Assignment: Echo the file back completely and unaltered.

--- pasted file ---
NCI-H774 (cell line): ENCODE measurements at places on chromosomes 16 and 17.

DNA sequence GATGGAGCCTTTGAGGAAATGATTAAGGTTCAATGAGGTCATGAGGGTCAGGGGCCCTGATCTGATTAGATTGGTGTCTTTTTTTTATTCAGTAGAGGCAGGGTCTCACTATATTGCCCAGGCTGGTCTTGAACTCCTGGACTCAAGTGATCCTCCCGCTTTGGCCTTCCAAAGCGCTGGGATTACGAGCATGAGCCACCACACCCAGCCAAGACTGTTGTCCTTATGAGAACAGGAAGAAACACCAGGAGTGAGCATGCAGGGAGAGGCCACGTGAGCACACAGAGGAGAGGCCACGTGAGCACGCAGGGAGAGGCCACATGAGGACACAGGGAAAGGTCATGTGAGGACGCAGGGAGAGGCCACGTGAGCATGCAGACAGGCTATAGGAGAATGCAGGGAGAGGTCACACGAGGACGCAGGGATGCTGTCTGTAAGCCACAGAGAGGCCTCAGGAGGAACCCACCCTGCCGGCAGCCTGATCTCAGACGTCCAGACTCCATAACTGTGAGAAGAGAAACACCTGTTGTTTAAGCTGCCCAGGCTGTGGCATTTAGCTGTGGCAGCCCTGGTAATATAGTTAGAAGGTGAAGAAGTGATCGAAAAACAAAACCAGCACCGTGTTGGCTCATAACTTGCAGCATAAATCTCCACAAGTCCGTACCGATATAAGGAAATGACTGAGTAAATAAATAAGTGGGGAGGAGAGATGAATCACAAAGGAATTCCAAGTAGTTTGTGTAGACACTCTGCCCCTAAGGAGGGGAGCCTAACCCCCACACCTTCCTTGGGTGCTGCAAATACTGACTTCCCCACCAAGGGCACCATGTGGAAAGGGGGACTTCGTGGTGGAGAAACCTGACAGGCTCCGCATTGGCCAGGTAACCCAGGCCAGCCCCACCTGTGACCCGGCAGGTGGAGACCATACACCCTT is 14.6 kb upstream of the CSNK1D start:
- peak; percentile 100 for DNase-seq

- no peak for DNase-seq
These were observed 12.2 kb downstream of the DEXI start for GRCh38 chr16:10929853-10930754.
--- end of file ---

NCI-H774 (cell line): ENCODE measurements at places on chromosomes 16 and 17.

DNA sequence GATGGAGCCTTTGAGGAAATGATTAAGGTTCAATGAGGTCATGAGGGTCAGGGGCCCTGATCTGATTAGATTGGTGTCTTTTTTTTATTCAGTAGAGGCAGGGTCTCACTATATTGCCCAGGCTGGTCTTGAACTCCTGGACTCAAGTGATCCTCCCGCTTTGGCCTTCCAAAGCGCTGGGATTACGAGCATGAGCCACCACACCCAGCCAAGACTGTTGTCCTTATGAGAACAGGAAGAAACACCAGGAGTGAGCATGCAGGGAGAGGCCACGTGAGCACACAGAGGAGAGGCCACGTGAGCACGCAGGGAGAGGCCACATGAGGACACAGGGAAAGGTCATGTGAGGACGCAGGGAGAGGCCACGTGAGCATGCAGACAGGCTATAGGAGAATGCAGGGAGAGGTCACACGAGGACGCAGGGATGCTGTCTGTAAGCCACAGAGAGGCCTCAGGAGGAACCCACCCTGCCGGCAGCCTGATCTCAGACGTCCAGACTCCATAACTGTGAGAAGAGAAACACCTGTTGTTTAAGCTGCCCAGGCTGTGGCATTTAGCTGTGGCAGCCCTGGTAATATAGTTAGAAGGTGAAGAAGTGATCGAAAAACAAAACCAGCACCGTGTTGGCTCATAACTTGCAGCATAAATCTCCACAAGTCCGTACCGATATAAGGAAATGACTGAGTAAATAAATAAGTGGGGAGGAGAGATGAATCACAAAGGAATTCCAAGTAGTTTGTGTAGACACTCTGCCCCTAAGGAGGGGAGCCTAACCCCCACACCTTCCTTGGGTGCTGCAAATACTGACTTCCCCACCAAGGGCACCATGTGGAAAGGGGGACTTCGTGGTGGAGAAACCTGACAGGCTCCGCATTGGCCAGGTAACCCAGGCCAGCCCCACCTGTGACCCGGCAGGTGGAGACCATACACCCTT is 14.6 kb upstream of the CSNK1D start:
- peak; percentile 100 for DNase-seq

- no peak for DNase-seq
These were observed 12.2 kb downstream of the DEXI start for GRCh38 chr16:10929853-10930754.